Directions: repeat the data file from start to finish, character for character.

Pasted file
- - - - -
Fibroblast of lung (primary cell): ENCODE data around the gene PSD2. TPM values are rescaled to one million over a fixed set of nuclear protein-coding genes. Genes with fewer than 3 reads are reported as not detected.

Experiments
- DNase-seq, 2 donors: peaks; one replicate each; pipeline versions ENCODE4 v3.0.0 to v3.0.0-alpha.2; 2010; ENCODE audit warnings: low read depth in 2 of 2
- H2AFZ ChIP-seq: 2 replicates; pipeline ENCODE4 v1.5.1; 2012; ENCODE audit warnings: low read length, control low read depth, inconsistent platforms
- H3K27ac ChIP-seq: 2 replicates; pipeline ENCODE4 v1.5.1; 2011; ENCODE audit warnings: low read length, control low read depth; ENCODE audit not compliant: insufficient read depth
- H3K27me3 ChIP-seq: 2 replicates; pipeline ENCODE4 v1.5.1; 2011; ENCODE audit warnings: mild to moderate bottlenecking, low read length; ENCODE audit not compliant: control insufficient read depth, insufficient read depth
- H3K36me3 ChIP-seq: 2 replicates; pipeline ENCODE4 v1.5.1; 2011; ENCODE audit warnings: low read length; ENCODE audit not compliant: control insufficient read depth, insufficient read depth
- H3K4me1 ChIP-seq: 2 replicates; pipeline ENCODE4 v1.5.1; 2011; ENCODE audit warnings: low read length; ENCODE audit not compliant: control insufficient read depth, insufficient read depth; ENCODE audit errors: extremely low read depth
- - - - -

Fibroblast of lung (primary cell): ENCODE data around the gene PSD2. TPM values are rescaled to one million over a fixed set of nuclear protein-coding genes. Genes with fewer than 3 reads are reported as not detected.

Experiments
- DNase-seq, 2 donors: peaks; one replicate each; pipeline versions ENCODE4 v3.0.0 to v3.0.0-alpha.2; 2010; ENCODE audit warnings: low read depth in 2 of 2
- H2AFZ ChIP-seq: 2 replicates; pipeline ENCODE4 v1.5.1; 2012; ENCODE audit warnings: low read length, control low read depth, inconsistent platforms
- H3K27ac ChIP-seq: 2 replicates; pipeline ENCODE4 v1.5.1; 2011; ENCODE audit warnings: low read length, control low read depth; ENCODE audit not compliant: insufficient read depth
- H3K27me3 ChIP-seq: 2 replicates; pipeline ENCODE4 v1.5.1; 2011; ENCODE audit warnings: mild to moderate bottlenecking, low read length; ENCODE audit not compliant: control insufficient read depth, insufficient read depth
- H3K36me3 ChIP-seq: 2 replicates; pipeline ENCODE4 v1.5.1; 2011; ENCODE audit warnings: low read length; ENCODE audit not compliant: control insufficient read depth, insufficient read depth
- H3K4me1 ChIP-seq: 2 replicates; pipeline ENCODE4 v1.5.1; 2011; ENCODE audit warnings: low read length; ENCODE audit not compliant: control insufficient read depth, insufficient read depth; ENCODE audit errors: extremely low read depth